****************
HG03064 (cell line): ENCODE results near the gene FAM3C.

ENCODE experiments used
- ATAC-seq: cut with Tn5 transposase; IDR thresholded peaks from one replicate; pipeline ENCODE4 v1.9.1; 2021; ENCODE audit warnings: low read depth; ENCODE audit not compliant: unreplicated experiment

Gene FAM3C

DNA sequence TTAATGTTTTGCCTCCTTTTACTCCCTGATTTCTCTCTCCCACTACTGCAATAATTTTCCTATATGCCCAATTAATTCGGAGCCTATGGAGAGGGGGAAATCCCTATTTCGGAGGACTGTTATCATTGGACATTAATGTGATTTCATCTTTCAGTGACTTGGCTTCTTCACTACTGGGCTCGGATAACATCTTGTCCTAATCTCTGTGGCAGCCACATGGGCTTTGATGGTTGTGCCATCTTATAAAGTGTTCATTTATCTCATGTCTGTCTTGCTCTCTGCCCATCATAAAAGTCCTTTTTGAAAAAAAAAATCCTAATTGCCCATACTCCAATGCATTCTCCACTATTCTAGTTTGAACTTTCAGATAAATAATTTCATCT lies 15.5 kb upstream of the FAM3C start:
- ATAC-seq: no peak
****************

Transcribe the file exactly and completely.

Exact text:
HG03064 (cell line): ENCODE results near the gene FAM3C.

ENCODE experiments used
- ATAC-seq: cut with Tn5 transposase; IDR thresholded peaks from one replicate; pipeline ENCODE4 v1.9.1; 2021; ENCODE audit warnings: low read depth; ENCODE audit not compliant: unreplicated experiment

Gene FAM3C

DNA sequence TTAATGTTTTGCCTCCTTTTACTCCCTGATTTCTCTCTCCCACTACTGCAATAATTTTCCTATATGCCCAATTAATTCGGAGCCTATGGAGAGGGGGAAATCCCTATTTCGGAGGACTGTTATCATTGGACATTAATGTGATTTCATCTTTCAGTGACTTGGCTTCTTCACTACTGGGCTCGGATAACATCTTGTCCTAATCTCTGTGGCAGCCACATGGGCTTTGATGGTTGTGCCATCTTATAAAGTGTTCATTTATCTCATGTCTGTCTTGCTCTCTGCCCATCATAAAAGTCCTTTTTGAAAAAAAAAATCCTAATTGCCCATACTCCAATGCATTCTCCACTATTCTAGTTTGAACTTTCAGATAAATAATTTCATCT lies 15.5 kb upstream of the FAM3C start:
- ATAC-seq: no peak